Table 2 Effect of Hyposidra talaca nucleopolyhedrovirus HytaNPV on the black inch worm (BIW) under micro-plot field conditions

Large-scale field study of HytaNPV against BIW

Data from field evaluations of HytaNPV against BIW in Assam (TTRI Experimental Plot) and Dooars (NBRRDC Experimental Plot) are presented in Table 3. The average number of BIW seen before treatment in the Assam region ranged from 13.9 to 15 before any treatment was applied. The ANOVA revealed that there was a statistically significant difference [F = 6.2, df = 1 (between the groups), df = 6 (within the groups), p < 0.05] between all of the treatments once it related to decreasing the number of BIWs. High concentrations of HytaNPV (800 and 1000 ml/ha, each containing 1 × 1010 PIBs/ml) were considerably more effective (p < 0.05) in decreasing the mean population of BIW than lower concentrations (400 and 600 ml/ha). High concentrations of 800 and 1000 ml/ha were as effective in reducing the mean population of BIW as were the standard insecticides recommended for tea, Flubendiamide 20WG and Emamectin benzoate 5%SG (p > 0.05). There was no BIW mortality in the control group plot (Table 3).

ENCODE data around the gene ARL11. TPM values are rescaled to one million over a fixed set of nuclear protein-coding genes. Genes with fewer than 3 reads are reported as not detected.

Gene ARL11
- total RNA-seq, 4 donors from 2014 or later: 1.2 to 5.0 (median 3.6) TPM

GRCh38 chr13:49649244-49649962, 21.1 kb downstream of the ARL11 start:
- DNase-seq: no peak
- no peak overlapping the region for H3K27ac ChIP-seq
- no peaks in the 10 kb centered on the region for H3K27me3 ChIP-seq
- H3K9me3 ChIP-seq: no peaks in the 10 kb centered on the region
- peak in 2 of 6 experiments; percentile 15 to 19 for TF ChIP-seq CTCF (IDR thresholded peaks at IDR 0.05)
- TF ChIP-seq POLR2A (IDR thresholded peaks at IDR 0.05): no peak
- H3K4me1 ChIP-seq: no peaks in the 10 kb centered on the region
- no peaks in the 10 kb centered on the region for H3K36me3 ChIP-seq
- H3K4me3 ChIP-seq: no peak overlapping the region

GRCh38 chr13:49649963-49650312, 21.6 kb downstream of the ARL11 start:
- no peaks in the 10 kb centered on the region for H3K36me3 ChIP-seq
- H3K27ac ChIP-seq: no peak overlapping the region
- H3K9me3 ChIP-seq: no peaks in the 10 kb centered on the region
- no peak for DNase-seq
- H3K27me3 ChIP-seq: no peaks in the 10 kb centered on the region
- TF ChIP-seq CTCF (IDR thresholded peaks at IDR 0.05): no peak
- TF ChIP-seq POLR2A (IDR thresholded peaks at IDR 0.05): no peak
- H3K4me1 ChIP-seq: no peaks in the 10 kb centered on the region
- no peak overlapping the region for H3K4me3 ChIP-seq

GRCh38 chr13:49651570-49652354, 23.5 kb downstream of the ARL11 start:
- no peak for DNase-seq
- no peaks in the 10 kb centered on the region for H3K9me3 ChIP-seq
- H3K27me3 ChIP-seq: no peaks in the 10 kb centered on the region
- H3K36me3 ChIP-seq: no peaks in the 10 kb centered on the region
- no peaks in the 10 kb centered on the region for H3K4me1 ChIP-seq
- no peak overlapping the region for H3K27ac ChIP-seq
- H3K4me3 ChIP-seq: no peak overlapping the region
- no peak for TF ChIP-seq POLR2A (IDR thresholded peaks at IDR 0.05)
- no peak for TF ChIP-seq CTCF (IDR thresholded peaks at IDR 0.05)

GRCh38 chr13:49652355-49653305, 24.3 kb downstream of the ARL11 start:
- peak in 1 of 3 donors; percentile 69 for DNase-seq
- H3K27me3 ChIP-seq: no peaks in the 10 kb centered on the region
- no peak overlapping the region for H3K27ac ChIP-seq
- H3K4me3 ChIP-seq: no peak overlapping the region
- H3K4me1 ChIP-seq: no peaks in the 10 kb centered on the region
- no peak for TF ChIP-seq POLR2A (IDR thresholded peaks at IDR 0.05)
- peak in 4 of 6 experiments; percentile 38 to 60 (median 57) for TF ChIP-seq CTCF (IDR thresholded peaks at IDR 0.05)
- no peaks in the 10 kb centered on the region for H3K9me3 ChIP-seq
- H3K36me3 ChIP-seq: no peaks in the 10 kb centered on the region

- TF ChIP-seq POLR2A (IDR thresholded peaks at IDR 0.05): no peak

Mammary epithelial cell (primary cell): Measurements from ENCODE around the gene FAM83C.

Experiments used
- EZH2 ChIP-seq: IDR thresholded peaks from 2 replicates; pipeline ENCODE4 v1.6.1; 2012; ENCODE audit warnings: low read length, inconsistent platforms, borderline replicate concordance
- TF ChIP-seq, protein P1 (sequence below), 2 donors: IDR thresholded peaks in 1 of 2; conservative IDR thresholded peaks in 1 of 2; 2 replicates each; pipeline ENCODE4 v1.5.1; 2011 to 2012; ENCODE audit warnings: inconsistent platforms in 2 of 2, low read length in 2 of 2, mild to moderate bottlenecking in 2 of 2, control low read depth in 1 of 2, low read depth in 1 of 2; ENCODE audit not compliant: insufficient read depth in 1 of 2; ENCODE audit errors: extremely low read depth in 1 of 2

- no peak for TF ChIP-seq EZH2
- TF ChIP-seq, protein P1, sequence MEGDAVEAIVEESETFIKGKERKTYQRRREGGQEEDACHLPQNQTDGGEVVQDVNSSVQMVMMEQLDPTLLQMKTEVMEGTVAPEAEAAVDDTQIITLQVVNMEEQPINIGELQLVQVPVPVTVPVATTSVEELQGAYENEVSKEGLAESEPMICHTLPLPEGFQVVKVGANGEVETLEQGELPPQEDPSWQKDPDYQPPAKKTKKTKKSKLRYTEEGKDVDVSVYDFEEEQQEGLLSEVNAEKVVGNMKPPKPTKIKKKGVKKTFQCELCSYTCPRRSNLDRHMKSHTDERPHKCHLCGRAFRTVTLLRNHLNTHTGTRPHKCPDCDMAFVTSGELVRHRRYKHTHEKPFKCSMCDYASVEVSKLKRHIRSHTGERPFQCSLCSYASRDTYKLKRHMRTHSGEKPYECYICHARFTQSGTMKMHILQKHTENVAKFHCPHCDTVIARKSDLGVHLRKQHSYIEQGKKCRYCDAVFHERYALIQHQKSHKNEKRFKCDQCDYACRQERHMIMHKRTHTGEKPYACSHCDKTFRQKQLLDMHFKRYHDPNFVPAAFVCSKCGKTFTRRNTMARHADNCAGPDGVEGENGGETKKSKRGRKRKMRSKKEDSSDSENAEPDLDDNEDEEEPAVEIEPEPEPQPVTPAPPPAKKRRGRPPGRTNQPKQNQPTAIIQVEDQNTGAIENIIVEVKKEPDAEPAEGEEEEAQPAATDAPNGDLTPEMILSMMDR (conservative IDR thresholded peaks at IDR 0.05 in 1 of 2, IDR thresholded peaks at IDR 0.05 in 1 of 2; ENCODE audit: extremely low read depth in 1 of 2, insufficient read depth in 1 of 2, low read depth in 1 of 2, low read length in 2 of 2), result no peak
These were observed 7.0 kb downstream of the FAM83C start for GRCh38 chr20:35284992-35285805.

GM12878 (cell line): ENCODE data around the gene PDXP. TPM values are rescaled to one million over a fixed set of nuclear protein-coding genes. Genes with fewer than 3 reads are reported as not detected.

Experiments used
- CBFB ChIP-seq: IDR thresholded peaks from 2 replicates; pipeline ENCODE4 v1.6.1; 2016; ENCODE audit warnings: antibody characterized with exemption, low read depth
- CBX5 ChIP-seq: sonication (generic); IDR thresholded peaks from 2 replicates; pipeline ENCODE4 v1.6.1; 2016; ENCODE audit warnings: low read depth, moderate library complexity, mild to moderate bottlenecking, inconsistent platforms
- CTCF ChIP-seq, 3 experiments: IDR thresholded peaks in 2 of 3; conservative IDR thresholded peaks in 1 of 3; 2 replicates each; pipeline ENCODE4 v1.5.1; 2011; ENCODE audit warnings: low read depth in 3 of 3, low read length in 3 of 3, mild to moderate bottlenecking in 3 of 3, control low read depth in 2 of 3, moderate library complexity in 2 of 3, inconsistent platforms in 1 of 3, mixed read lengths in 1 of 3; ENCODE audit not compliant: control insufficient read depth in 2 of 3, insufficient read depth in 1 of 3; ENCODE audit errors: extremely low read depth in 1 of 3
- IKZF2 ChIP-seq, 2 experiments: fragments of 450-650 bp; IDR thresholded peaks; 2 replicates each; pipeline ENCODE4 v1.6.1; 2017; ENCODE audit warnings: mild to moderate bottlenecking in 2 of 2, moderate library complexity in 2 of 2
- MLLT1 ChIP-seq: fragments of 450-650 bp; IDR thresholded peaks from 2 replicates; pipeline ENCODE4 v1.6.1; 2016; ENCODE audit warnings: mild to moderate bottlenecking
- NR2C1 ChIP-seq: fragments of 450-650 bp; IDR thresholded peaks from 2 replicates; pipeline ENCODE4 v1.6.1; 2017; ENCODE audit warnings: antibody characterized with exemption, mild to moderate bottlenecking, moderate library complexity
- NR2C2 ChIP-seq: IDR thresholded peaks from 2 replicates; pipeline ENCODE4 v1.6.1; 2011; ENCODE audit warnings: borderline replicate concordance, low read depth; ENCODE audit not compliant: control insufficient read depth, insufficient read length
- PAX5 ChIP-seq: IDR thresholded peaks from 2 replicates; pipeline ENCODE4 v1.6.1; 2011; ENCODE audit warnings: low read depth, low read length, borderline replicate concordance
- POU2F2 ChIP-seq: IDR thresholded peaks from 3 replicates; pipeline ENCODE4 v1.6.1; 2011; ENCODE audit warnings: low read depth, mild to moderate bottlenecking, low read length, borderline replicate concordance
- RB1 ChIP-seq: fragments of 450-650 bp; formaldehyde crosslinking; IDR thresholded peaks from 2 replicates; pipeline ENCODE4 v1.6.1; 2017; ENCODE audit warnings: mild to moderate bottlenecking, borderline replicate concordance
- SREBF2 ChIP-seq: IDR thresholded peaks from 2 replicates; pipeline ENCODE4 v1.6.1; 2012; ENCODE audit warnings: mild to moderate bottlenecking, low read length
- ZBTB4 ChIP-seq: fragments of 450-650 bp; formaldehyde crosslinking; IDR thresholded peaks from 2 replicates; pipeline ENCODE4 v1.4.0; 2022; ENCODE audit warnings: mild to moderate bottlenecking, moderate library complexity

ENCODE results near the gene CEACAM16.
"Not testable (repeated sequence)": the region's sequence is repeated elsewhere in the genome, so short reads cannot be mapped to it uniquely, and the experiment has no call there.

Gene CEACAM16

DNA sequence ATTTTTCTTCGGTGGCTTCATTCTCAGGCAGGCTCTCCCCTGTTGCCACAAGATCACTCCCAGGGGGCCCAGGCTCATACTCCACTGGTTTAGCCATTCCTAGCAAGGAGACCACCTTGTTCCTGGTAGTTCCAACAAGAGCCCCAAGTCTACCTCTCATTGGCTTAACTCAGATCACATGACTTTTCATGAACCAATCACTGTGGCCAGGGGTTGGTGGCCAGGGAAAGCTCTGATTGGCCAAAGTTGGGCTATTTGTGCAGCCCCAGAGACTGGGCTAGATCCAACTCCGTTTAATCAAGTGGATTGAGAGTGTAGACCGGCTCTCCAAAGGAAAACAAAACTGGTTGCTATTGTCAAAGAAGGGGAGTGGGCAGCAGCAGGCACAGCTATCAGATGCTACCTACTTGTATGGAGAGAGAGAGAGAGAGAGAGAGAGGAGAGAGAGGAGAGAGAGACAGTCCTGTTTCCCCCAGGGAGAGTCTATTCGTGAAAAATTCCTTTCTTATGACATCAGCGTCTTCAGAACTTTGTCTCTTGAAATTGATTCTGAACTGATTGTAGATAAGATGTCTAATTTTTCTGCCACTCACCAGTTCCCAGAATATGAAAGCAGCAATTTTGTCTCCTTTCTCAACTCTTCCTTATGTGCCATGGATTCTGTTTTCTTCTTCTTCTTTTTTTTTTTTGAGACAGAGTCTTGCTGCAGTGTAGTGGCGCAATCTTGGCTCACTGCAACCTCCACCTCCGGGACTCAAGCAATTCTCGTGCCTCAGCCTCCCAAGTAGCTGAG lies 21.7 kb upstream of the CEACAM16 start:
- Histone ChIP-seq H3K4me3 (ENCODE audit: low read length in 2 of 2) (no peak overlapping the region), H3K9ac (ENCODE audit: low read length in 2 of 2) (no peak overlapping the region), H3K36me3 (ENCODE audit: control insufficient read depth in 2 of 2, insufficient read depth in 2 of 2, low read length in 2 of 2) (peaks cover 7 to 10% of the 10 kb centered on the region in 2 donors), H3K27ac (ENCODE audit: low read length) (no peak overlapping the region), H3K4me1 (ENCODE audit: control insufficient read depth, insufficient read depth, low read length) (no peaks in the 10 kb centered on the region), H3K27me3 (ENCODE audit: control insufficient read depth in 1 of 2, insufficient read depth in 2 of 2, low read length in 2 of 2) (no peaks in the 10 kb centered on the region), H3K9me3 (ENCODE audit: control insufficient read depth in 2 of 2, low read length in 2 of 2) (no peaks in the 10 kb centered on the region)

Table 3 Bio-efficacy of Hyposidra talaca nucleopolyhedrovirus (HytaNPV in controlling the black inch worm (BIW) in large-scale field study after 7 days

The average number of BIW in the Dooars region ranged 15.9–16.9 before the spray. The ANOVA revealed that plots sprayed with HytaNPV at 800 and 1000 ml/ha concentrations reduced BIW by a greater percentage than those sprayed with lower concentrations of HytaNPV (400 and 600 ml/ha) [F = 9.8, df = 1 (between the groups), df = 6 (within the groups), p < 0.05]. HytaNPV at high concentrations comparably controlled BIW to Flubendiamide 20WG and Emamectin benzoate at 5%SG (p > 0.05) (Table 3).

Harvestable shoot yield estimation

As shown in Table 4, the average yields from the first six plucking rounds (at an interval of 7 days) throughout the experimental periods. The yield in the untreated control group was considerably low, demonstrating the improved effectiveness of the various formulations evaluated (F = 7.8, df = 6, p < 0.05). The plots sprayed with Flubendiamide 20WG at 80 g/ha, Emamectin benzoate 5%SG at 40 g/ha, and HytaNPV at 800 and 1000 ml/ha had considerably greater tea leaf yield than the plots sprayed with 400 and 600 ml/ha of HytaNPV (p < 0.05) (Table 4).